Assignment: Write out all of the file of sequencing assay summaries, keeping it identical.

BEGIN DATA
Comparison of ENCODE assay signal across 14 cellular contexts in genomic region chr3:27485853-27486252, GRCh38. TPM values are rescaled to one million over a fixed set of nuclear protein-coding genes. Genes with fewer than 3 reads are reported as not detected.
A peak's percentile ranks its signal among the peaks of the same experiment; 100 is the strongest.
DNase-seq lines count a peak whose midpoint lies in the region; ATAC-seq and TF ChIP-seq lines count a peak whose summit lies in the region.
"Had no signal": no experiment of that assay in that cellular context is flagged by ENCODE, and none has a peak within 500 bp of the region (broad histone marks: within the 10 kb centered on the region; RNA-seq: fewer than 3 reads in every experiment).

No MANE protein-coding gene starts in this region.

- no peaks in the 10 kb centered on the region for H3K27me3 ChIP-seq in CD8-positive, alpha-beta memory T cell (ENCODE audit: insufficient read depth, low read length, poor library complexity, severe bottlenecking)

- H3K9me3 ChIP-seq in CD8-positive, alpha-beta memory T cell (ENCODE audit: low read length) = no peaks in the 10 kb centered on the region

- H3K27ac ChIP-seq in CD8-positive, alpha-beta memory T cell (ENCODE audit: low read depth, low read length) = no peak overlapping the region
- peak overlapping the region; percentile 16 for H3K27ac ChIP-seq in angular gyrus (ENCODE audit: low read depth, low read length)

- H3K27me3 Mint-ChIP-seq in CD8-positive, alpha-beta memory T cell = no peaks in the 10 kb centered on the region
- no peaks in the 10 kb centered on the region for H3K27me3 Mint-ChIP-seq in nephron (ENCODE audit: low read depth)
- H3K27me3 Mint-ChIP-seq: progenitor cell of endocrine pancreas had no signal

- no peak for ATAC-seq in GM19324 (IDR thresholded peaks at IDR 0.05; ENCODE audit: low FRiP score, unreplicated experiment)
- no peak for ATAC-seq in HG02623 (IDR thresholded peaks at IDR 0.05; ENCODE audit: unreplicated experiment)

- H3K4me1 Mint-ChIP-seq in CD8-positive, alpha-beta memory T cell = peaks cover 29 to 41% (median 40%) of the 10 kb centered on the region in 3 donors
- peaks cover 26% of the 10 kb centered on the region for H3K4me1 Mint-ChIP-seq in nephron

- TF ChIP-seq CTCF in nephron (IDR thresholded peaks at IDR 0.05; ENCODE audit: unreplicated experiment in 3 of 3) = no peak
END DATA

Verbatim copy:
Comparison of ENCODE assay signal across 14 cellular contexts in genomic region chr3:27485853-27486252, GRCh38. TPM values are rescaled to one million over a fixed set of nuclear protein-coding genes. Genes with fewer than 3 reads are reported as not detected.
A peak's percentile ranks its signal among the peaks of the same experiment; 100 is the strongest.
DNase-seq lines count a peak whose midpoint lies in the region; ATAC-seq and TF ChIP-seq lines count a peak whose summit lies in the region.
"Had no signal": no experiment of that assay in that cellular context is flagged by ENCODE, and none has a peak within 500 bp of the region (broad histone marks: within the 10 kb centered on the region; RNA-seq: fewer than 3 reads in every experiment).

No MANE protein-coding gene starts in this region.

- no peaks in the 10 kb centered on the region for H3K27me3 ChIP-seq in CD8-positive, alpha-beta memory T cell (ENCODE audit: insufficient read depth, low read length, poor library complexity, severe bottlenecking)

- H3K9me3 ChIP-seq in CD8-positive, alpha-beta memory T cell (ENCODE audit: low read length) = no peaks in the 10 kb centered on the region

- H3K27ac ChIP-seq in CD8-positive, alpha-beta memory T cell (ENCODE audit: low read depth, low read length) = no peak overlapping the region
- peak overlapping the region; percentile 16 for H3K27ac ChIP-seq in angular gyrus (ENCODE audit: low read depth, low read length)

- H3K27me3 Mint-ChIP-seq in CD8-positive, alpha-beta memory T cell = no peaks in the 10 kb centered on the region
- no peaks in the 10 kb centered on the region for H3K27me3 Mint-ChIP-seq in nephron (ENCODE audit: low read depth)
- H3K27me3 Mint-ChIP-seq: progenitor cell of endocrine pancreas had no signal

- no peak for ATAC-seq in GM19324 (IDR thresholded peaks at IDR 0.05; ENCODE audit: low FRiP score, unreplicated experiment)
- no peak for ATAC-seq in HG02623 (IDR thresholded peaks at IDR 0.05; ENCODE audit: unreplicated experiment)

- H3K4me1 Mint-ChIP-seq in CD8-positive, alpha-beta memory T cell = peaks cover 29 to 41% (median 40%) of the 10 kb centered on the region in 3 donors
- peaks cover 26% of the 10 kb centered on the region for H3K4me1 Mint-ChIP-seq in nephron

- TF ChIP-seq CTCF in nephron (IDR thresholded peaks at IDR 0.05; ENCODE audit: unreplicated experiment in 3 of 3) = no peak